Two experts see major challenges facing the adoption of new obesity drugs.
Dr. Kavita Patel, a physician and NBC News medical contributor, believes fresh data from Novo Nordisk on Ozempic’s ability to delay the progression of chronic kidney disease is among the strongest supporting evidence for secondary uses of the drug.
However, she considers data supporting the use of obesity drugs for other conditions including Alzheimer’s and alcohol addiction as underdeveloped.
“Those trials … are nowhere near as robust as the data we have on [Novo Nordisk trial] FLOW, on sleep apnea, cardiovascular risks, on diabetes control — double-blind placebo, randomized controlled trials that are incredible,” she told CNBC’s “Fast Money” on Wednesday. “We have a long way to go for that. I’ve seen a lot of miracle drugs before.”
Novo Nordisk halted FLOW on Tuesday. According to the company’s press release, it happened more than a year after an interim analysis showed that Ozempic could treat chronic kidney disease in Type 2 diabetic patients.
As of Friday’s close, Novo Nordisk is up 9.82% since its announcement. Its obesity drug maker competitor Eli Lilly is up 5.16% in the same period.
Patel believes efficacy is just one of the major hurdles the medication needs to clear before it can be approved for uses outside of diabetes management.
“We know this drug works really well in diabetics. But there are so many barriers to getting there —including cost, adherence, prescriber rate,” said Patel, who also served as a White House Health Policy Director under President Obama.
Patients opting to use GLP-1 drugs — a group of medications initially designed to control diabetes — for weight management often must pay out-of-pocket.
“Right now, we are seeing active employers, entire states that are declining to cover on the weight loss indication,” Patel said.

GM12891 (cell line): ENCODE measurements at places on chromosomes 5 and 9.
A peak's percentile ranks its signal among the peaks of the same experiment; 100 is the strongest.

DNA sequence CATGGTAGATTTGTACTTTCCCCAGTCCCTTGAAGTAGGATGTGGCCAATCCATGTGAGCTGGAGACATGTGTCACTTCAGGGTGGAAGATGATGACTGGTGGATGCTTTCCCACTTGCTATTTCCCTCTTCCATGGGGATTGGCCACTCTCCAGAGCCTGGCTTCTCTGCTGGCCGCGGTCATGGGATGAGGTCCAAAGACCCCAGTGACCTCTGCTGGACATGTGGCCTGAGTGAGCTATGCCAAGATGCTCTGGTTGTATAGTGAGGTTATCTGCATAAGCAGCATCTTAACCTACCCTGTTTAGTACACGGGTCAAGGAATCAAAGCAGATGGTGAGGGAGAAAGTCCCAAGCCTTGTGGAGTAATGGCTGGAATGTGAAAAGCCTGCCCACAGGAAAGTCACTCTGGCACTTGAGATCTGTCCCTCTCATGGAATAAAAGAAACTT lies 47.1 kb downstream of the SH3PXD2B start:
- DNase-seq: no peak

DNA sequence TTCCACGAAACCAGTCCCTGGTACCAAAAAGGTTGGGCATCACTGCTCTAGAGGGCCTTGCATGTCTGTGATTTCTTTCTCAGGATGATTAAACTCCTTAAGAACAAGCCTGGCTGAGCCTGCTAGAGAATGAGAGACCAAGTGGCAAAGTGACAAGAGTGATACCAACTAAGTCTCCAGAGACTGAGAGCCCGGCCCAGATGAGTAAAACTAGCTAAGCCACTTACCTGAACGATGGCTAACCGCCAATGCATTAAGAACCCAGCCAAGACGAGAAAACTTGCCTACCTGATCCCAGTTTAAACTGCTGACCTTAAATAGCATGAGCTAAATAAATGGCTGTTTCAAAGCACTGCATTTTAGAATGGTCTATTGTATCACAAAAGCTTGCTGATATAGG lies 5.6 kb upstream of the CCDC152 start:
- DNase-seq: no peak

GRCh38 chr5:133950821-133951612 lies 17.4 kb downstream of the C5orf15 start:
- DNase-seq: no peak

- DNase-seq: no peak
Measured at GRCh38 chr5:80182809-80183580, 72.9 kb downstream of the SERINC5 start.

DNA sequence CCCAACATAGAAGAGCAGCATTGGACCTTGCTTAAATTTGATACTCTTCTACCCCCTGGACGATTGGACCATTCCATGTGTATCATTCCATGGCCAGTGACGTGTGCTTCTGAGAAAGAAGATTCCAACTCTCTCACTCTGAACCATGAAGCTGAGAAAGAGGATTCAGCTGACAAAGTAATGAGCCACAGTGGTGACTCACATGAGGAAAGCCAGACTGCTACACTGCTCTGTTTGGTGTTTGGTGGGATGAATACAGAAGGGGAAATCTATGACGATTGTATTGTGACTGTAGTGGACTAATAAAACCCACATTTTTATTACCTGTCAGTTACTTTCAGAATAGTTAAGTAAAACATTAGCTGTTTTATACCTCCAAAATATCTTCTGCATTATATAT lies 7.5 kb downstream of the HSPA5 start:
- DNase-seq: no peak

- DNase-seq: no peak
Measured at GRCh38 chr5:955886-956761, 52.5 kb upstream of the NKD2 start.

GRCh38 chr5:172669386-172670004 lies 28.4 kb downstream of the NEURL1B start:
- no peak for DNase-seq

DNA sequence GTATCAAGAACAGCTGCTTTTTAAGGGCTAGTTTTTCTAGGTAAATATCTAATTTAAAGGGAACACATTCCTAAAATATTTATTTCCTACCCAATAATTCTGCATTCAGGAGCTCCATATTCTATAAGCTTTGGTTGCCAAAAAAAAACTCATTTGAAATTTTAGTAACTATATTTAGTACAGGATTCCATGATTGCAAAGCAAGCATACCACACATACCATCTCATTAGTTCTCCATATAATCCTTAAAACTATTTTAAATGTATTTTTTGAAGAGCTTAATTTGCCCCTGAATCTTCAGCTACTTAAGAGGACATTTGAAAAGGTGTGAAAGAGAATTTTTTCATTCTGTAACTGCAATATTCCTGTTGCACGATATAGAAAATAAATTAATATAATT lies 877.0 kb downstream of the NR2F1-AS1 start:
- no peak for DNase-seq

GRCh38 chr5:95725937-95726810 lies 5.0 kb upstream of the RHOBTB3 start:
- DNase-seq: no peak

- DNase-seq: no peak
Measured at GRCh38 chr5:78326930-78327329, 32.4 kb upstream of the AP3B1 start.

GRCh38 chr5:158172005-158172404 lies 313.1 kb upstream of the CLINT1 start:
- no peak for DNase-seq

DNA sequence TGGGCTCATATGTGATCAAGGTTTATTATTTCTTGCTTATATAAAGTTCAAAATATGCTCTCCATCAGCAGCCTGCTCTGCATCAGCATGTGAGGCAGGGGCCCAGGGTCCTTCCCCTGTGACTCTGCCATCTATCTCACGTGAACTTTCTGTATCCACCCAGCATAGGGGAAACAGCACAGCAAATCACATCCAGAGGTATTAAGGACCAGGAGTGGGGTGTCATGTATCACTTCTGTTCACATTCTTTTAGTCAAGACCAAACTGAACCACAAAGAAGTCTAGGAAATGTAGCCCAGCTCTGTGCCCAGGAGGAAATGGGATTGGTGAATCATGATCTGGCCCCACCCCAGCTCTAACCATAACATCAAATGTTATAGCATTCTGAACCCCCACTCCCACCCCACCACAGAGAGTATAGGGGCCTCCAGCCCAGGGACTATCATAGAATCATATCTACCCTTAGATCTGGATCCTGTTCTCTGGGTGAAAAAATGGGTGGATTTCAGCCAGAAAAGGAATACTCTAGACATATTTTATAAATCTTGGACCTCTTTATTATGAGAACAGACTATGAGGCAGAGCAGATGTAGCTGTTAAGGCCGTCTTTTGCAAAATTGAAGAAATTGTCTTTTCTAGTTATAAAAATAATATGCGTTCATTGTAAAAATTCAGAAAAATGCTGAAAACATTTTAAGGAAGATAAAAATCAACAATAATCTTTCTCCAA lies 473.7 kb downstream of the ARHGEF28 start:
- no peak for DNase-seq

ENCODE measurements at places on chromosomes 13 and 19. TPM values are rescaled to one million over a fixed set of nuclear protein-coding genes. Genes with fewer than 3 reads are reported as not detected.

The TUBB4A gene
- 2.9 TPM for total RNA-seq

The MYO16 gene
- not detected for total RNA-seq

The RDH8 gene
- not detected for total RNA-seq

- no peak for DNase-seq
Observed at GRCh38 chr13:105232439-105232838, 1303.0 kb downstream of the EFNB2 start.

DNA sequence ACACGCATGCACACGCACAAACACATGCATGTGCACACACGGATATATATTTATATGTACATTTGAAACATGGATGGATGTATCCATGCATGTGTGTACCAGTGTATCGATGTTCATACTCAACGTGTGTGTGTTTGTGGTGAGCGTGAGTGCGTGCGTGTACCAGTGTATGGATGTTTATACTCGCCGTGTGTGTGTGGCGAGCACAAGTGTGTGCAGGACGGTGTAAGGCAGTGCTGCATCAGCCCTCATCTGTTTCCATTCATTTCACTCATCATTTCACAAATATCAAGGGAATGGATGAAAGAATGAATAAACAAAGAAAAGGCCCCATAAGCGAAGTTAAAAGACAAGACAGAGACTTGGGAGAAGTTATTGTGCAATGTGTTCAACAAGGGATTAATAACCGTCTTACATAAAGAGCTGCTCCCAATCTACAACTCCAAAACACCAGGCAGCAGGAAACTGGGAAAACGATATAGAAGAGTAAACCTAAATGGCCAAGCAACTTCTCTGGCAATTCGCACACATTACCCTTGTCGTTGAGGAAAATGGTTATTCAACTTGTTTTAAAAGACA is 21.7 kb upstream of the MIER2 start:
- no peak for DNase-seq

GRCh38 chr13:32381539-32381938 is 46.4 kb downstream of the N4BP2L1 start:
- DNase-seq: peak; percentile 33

If the U.S. Food and Drug Administration approves Ozempic for use in Type 2 diabetics with chronic kidney disease, which Patel believes will happen, it could force the hand of insurance companies to expand their coverage of the drug.
“We’ll see a final package of data that will just be so compelling, that it would be wrong not to cover this, because it should be superior to what we have available to us,” she noted. “That is something that I think the insurance companies will have a difficult time [with].”
Mizuho Health Care Sector Strategist Jared Holz also expects challenges related to insurance coverage as more patients begin taking GLP-1 drugs, which could limit overall adoption.
“The payers, at some point, are going to be saying, ‘We get it, but we cannot pay for these at this volume without seeing the benefit, which may be 10 years from now, 20 years from now, 30.’ We have no idea when the offset is going to be,” he also told CNBC’s “Fast Money.”
Holz also pointed out the divide emerging in the health care sector between Novo Nordisk, Eli Lilly and their pharmaceutical peers.
“We haven’t seen this kind of valuation disconnect between the peer group, maybe in the history of the sector,” he said.
The growth trend may not be sustainable for Novo Nordisk and Eli Lilly, based on current supply constraints that have left patients unable to secure dosages.
“The companies can’t make enough, I don’t think, to actually put out revenue that’s going to appease investors, given where the stocks are trading,” said Holz.
A Novo Nordisk spokesperson did not offer a comment due to the company’s quiet period ahead of earnings. Eli Lilly did not immediately respond to a request for comment.